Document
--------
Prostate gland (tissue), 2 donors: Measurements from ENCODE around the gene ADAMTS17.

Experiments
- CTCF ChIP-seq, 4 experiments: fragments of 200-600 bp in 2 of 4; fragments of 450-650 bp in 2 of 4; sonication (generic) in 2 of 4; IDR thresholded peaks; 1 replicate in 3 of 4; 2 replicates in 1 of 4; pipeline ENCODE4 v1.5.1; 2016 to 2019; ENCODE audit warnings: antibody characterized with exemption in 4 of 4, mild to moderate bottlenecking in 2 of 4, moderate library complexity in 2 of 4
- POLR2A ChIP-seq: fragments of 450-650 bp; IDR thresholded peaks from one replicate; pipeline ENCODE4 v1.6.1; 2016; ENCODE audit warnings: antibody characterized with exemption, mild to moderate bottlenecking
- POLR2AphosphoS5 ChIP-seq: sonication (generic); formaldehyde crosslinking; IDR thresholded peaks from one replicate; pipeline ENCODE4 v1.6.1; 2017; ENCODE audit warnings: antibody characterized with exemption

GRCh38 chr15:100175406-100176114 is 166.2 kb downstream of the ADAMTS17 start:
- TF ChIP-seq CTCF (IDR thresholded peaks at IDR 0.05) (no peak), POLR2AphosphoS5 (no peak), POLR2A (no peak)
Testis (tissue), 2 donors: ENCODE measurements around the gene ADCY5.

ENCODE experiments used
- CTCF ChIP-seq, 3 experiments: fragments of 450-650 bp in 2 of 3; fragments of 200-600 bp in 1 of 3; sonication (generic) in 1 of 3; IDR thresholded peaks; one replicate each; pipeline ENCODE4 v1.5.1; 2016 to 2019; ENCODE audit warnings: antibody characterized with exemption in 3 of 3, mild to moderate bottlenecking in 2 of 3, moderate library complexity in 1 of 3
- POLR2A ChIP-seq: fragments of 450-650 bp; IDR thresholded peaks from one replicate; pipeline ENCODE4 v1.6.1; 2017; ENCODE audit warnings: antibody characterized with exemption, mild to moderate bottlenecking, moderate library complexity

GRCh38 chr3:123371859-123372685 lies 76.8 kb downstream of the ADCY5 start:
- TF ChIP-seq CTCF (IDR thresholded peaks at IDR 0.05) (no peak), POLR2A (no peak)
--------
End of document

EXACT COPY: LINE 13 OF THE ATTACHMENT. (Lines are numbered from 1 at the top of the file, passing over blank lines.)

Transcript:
- TF ChIP-seq CTCF (IDR thresholded peaks at IDR 0.05) (no peak), POLR2A (no peak)